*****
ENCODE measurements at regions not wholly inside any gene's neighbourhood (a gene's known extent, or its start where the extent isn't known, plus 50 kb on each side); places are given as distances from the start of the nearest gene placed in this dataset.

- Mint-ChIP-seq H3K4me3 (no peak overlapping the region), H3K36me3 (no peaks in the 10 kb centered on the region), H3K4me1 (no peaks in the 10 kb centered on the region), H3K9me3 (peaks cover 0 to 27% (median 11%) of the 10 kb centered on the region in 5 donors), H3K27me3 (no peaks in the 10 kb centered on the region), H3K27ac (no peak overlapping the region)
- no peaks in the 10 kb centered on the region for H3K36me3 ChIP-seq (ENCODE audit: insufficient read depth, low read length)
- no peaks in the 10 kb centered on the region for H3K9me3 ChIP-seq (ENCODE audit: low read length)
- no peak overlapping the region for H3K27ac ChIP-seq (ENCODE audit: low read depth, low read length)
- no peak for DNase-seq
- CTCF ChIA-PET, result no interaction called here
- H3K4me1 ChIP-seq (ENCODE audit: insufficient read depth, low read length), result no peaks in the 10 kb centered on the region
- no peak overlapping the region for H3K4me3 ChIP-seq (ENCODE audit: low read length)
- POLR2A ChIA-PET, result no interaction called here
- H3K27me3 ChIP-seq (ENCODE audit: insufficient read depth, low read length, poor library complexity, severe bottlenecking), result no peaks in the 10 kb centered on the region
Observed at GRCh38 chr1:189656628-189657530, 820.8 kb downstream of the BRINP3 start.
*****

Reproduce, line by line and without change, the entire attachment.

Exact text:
ENCODE measurements at regions not wholly inside any gene's neighbourhood (a gene's known extent, or its start where the extent isn't known, plus 50 kb on each side); places are given as distances from the start of the nearest gene placed in this dataset.

- Mint-ChIP-seq H3K4me3 (no peak overlapping the region), H3K36me3 (no peaks in the 10 kb centered on the region), H3K4me1 (no peaks in the 10 kb centered on the region), H3K9me3 (peaks cover 0 to 27% (median 11%) of the 10 kb centered on the region in 5 donors), H3K27me3 (no peaks in the 10 kb centered on the region), H3K27ac (no peak overlapping the region)
- no peaks in the 10 kb centered on the region for H3K36me3 ChIP-seq (ENCODE audit: insufficient read depth, low read length)
- no peaks in the 10 kb centered on the region for H3K9me3 ChIP-seq (ENCODE audit: low read length)
- no peak overlapping the region for H3K27ac ChIP-seq (ENCODE audit: low read depth, low read length)
- no peak for DNase-seq
- CTCF ChIA-PET, result no interaction called here
- H3K4me1 ChIP-seq (ENCODE audit: insufficient read depth, low read length), result no peaks in the 10 kb centered on the region
- no peak overlapping the region for H3K4me3 ChIP-seq (ENCODE audit: low read length)
- POLR2A ChIA-PET, result no interaction called here
- H3K27me3 ChIP-seq (ENCODE audit: insufficient read depth, low read length, poor library complexity, severe bottlenecking), result no peaks in the 10 kb centered on the region
Observed at GRCh38 chr1:189656628-189657530, 820.8 kb downstream of the BRINP3 start.